(catalog essay for exhibition at Cynthia Broan)
Little Corner of the World
These are strange paintings. They spell mayhem and decay.
Looking like cell and tissue lab specimens suspended in formaldehyde, one
is taken aback by the intensity found in these abstract forms. Their loose
cartoon-like shapes are drawn with anatomical precision although they are
the by-products of a random process.
Using an expressionist painter's drip and pour technique, the artist
Jonathan Feldschuh layers his canvases with a thick build-up of several
clear polymer coats which magnify colorful loopy forms floating beneath the
transparent viscous surface. Quite heavy and industrial in appearance, these
canvases, (stretched over wood panels), show details of organic forms which
have been enlarged or reduced thousands of times in scale. With contrary
titles like "Little Corner of the World" and "Wash It Till You Get It
Clean", this series has a humorous undercurrent.
In nature there are no straight lines -if we examine under a microscope
the seemingly perfect straightness of a line, you'd note the rows of
irregular edges that hold it all together. New connections between the whole
and its summary parts would be revealed. In much the same way Feldschuh's
amorphous shapes float in space, spreading and congealing, imploding and
exploding, tangling up into an array of non- specific mutations. Feldschuh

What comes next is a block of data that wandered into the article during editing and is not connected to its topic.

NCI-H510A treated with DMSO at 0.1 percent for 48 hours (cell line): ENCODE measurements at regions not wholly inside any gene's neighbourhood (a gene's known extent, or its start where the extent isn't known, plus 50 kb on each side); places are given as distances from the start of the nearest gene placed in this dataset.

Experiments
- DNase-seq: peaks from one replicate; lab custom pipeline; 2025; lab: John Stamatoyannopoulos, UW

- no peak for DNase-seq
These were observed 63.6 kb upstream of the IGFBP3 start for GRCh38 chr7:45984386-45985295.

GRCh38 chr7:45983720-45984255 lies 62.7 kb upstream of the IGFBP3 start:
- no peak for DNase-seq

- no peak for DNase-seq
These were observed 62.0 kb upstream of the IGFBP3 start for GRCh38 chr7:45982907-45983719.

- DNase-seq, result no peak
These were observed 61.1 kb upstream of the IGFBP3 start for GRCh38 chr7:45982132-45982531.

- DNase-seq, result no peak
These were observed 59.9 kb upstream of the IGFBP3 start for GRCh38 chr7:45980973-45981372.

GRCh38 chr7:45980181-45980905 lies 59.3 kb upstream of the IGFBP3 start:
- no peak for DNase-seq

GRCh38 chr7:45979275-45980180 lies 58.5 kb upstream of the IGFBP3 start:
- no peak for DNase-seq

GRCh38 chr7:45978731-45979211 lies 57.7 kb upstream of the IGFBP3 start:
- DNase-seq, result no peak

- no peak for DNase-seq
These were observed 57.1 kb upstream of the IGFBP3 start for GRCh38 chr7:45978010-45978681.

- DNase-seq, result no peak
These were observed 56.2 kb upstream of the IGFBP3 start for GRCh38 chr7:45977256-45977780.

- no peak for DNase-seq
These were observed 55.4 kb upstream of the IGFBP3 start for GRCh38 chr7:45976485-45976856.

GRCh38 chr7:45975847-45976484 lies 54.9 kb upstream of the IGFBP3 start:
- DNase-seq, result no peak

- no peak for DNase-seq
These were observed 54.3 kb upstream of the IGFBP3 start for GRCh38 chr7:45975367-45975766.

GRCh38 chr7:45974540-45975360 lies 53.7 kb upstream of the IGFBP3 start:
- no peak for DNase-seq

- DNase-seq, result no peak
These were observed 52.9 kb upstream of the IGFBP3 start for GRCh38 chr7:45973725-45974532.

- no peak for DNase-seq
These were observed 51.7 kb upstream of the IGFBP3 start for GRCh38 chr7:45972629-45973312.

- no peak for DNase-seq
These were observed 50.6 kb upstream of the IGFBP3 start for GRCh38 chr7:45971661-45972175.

shows us the fractal nature of ocular reality.
The boundaries between the unseen world and the seen are perhaps best
explored through abstraction. Life is given to previously inanimate
organisms; pigments bead and clump onto canvas, molecular activity at work.
Recent advances in molecular genetics have brought the biological
sciences into the mainstream consciousness. The phenomenological questions
speculating on why things look the way they do have been in the domain not
only of scientists, but artists too.
The latest trends in abstraction have been beholden to a new 21st century
Pop sensibility and a culture spawned and hybridized from nostalgia,
technology, electronic music, and the Internet. Distinguished by their
bright Pop colors, biomorphic forms and references to animation, two of
Feldschuh's abstract contemporaries, Giles Lyon and Mark Dean Veca feed off
the bombardment of new media images. Veering off conceptually, Jonathan
Feldschuh is more old school, less concerned (though attuned) with Pop
culture, than with Post War history and the tenets of abstract expression.
He brings a scientific background (via his study of physics at Harvard) into
his approach to painting. The gestures that give a face to his abstractions
are not easy to digest. They're visceral and cryptic, even ungainly, as if
the sexless forms were fighting their way up the evolutionary ladder only to
be thwarted by inescapable forces. Experimenting with the cause and effect
of deduction and logic, there remains a constant tension between an
ever-present entropy and the containment of that morphing decay.
The last five years of the 20th century saw contemporary painting of
every conceivable genre return to a prominent place in the Zeitgeist, as if
it had gone anywhere in the first place. Digital art, and new media in
general, is changing the practice of art making and how we perceive objects.
The complexity of the natural world is now aped in genetic cloning and
virtual verisimilitude. Ironically this series of paintings perform those
very tasks-fantastical sci-fi creations that are creepy, uncanny, and
- Max Henry